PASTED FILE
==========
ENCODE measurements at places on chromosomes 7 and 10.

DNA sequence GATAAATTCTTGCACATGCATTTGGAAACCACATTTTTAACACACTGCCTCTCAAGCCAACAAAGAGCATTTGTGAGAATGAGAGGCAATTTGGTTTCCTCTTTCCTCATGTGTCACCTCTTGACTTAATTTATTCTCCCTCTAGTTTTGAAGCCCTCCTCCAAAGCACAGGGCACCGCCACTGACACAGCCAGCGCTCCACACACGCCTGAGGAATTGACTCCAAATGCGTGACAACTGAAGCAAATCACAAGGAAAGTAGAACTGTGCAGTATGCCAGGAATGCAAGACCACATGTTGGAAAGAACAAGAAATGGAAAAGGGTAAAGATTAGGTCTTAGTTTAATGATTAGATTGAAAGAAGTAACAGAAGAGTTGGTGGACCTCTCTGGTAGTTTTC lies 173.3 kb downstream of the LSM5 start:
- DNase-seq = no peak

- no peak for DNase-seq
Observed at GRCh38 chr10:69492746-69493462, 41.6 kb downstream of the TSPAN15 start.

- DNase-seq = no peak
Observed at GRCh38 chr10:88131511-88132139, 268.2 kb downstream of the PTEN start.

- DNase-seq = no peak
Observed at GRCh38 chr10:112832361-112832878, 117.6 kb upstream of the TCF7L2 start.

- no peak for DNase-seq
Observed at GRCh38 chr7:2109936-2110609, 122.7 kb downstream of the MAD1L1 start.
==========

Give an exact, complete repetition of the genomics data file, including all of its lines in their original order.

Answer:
ENCODE measurements at places on chromosomes 7 and 10.

DNA sequence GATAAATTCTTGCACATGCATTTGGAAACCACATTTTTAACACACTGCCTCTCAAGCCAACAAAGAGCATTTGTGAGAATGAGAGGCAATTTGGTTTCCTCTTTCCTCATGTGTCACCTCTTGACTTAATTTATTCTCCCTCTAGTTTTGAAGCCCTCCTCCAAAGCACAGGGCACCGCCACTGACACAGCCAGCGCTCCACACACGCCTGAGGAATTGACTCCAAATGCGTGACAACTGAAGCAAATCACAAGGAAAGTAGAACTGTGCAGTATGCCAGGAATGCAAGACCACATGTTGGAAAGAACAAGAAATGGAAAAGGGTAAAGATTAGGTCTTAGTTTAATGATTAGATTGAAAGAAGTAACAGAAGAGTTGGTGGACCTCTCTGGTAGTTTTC lies 173.3 kb downstream of the LSM5 start:
- DNase-seq = no peak

- no peak for DNase-seq
Observed at GRCh38 chr10:69492746-69493462, 41.6 kb downstream of the TSPAN15 start.

- DNase-seq = no peak
Observed at GRCh38 chr10:88131511-88132139, 268.2 kb downstream of the PTEN start.

- DNase-seq = no peak
Observed at GRCh38 chr10:112832361-112832878, 117.6 kb upstream of the TCF7L2 start.

- no peak for DNase-seq
Observed at GRCh38 chr7:2109936-2110609, 122.7 kb downstream of the MAD1L1 start.